Kodak Considers Sale of Health Group

May 1, 2006

3 Min Read
Kodak Considers Sale of Health Group

Following its sixth successive quarterly loss, Eastman Kodak Co. (Rochester, NY) announced that it is exploring strategic alternatives for its $2.7 billion healthcare division, Kodak Health Group. First-quarter sales for the unit, which manufactures products including digital radiology equipment, medical printers, and x-ray film, were $585 million, down 7% from the year-ago period. Its operating profit declined from $78 million to $46 million.

Digital sales showed strength but were not enough to offset continuing declines in traditional radiology segments. However, sales of the company's digital printers were also down as hospitals show an increasing preference for viewing images on high-resolution monitors rather than printing them, which was the dominant practice until a relatively short time ago.

Kodak has engaged the services of Goldman, Sachs & Co. (New York City) as an adviser. Since Kodak made its announcement, Goldman has reported that it has received numerous offers from potential buyers of the Health Group, but declined to name any of the companies. Chief competitors include GE Healthcare ( Chalfont St Giles, UK) , Siemens Medical Solutions (Malvern, PA), Philips Medical Systems (Andover, MA,) and Agfa-Gevaert ( Mortsel, Belgium).

In a conference call with analysts, Kodak chairman and CEO Antonio M. Perez acknowledged that the sale of the health unit was an option, but he also cited the possibility that the company might pursue a partnership. “Our stated corporate goal is to be among the top three in each of the businesses in which we compete,” Perez said. “While the Health Group is enjoying strong organic growth in elements of its digital portfolio, such as digital capture solutions and healthcare information solutions, we have been observing for some time consolidation in this industry. Given our valuable assets and the changing market landscape, we feel that now is the time to investigate strategic alternatives.”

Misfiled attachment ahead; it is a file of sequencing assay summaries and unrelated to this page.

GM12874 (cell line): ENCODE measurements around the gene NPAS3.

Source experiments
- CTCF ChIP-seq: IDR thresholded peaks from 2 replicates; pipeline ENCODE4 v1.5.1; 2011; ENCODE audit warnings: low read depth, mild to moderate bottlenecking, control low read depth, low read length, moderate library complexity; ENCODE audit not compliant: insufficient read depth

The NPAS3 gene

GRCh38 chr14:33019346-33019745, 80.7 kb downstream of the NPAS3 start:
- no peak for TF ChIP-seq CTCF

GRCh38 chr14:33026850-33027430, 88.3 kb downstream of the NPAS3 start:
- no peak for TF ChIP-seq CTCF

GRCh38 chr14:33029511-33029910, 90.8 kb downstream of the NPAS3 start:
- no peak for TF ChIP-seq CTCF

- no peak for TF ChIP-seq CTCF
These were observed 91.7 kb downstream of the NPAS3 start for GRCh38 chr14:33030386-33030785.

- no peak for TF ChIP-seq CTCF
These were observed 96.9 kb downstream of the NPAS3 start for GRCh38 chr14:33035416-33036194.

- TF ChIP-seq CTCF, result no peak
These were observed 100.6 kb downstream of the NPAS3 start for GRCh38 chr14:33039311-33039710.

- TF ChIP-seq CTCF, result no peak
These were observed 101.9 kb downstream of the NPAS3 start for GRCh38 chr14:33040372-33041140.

Health Group president Kevin Holbert said that Kodak could bring a great deal to a partnership. “We've been in the business 110 years—since the dawn of radiology,” he said. “We have a great product and technology portfolio and a large installed base of loyal customers who greatly value the Kodak brand.”

In Kodak's 2003 vision statement, Perez touted the Health Group as one of the company's three strategic pillars. Since 2000, growth initiatives have been buoyed by five acquisitions. And in spite of its current problems, the unit accounts for 20% of Kodak's revenues. For 2005, it ranked number 17 among the world's top 20 publicly held medtech firms, but it was one of only two in that group to report a decline in revenues from the previous year.

Analysts speculate that sale of the Health Group could bring as much as $4 billion and wipe out Kodak's current debt as it continues its digital transformation across all business units.

© 2006 Canon Communications LLC

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